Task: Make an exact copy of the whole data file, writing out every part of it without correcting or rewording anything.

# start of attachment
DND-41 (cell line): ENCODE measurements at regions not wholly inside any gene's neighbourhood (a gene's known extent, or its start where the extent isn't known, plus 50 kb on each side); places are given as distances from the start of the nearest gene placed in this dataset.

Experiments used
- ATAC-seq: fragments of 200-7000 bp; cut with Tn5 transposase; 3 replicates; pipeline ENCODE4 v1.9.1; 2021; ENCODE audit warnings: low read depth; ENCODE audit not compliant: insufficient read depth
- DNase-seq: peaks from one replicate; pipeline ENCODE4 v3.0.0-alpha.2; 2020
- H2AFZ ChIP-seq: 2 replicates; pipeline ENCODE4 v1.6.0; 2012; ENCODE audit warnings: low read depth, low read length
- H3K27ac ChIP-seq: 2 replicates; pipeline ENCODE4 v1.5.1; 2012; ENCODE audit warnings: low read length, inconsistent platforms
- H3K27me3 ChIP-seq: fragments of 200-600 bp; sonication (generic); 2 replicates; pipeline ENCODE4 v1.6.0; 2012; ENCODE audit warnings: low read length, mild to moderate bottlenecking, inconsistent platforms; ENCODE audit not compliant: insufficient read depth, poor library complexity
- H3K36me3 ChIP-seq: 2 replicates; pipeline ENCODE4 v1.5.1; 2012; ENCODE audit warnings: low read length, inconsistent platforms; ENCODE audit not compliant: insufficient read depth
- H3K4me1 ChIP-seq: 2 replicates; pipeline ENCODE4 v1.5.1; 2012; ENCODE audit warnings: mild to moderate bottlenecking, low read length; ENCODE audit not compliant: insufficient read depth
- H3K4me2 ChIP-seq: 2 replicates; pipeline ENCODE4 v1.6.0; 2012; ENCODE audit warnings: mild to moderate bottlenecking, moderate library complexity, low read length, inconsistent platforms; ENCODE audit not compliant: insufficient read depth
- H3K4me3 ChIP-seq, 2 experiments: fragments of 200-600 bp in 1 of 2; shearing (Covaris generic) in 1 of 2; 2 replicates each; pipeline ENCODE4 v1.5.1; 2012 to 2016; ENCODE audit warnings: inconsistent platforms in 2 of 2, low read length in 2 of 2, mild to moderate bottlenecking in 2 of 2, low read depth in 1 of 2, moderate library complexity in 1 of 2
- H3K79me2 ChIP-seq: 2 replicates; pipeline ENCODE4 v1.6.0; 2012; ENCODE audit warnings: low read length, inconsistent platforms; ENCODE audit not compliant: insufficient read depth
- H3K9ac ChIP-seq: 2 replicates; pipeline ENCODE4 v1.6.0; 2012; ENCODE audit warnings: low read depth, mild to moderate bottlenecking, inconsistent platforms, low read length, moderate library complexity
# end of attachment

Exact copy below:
DND-41 (cell line): ENCODE measurements at regions not wholly inside any gene's neighbourhood (a gene's known extent, or its start where the extent isn't known, plus 50 kb on each side); places are given as distances from the start of the nearest gene placed in this dataset.

Experiments used
- ATAC-seq: fragments of 200-7000 bp; cut with Tn5 transposase; 3 replicates; pipeline ENCODE4 v1.9.1; 2021; ENCODE audit warnings: low read depth; ENCODE audit not compliant: insufficient read depth
- DNase-seq: peaks from one replicate; pipeline ENCODE4 v3.0.0-alpha.2; 2020
- H2AFZ ChIP-seq: 2 replicates; pipeline ENCODE4 v1.6.0; 2012; ENCODE audit warnings: low read depth, low read length
- H3K27ac ChIP-seq: 2 replicates; pipeline ENCODE4 v1.5.1; 2012; ENCODE audit warnings: low read length, inconsistent platforms
- H3K27me3 ChIP-seq: fragments of 200-600 bp; sonication (generic); 2 replicates; pipeline ENCODE4 v1.6.0; 2012; ENCODE audit warnings: low read length, mild to moderate bottlenecking, inconsistent platforms; ENCODE audit not compliant: insufficient read depth, poor library complexity
- H3K36me3 ChIP-seq: 2 replicates; pipeline ENCODE4 v1.5.1; 2012; ENCODE audit warnings: low read length, inconsistent platforms; ENCODE audit not compliant: insufficient read depth
- H3K4me1 ChIP-seq: 2 replicates; pipeline ENCODE4 v1.5.1; 2012; ENCODE audit warnings: mild to moderate bottlenecking, low read length; ENCODE audit not compliant: insufficient read depth
- H3K4me2 ChIP-seq: 2 replicates; pipeline ENCODE4 v1.6.0; 2012; ENCODE audit warnings: mild to moderate bottlenecking, moderate library complexity, low read length, inconsistent platforms; ENCODE audit not compliant: insufficient read depth
- H3K4me3 ChIP-seq, 2 experiments: fragments of 200-600 bp in 1 of 2; shearing (Covaris generic) in 1 of 2; 2 replicates each; pipeline ENCODE4 v1.5.1; 2012 to 2016; ENCODE audit warnings: inconsistent platforms in 2 of 2, low read length in 2 of 2, mild to moderate bottlenecking in 2 of 2, low read depth in 1 of 2, moderate library complexity in 1 of 2
- H3K79me2 ChIP-seq: 2 replicates; pipeline ENCODE4 v1.6.0; 2012; ENCODE audit warnings: low read length, inconsistent platforms; ENCODE audit not compliant: insufficient read depth
- H3K9ac ChIP-seq: 2 replicates; pipeline ENCODE4 v1.6.0; 2012; ENCODE audit warnings: low read depth, mild to moderate bottlenecking, inconsistent platforms, low read length, moderate library complexity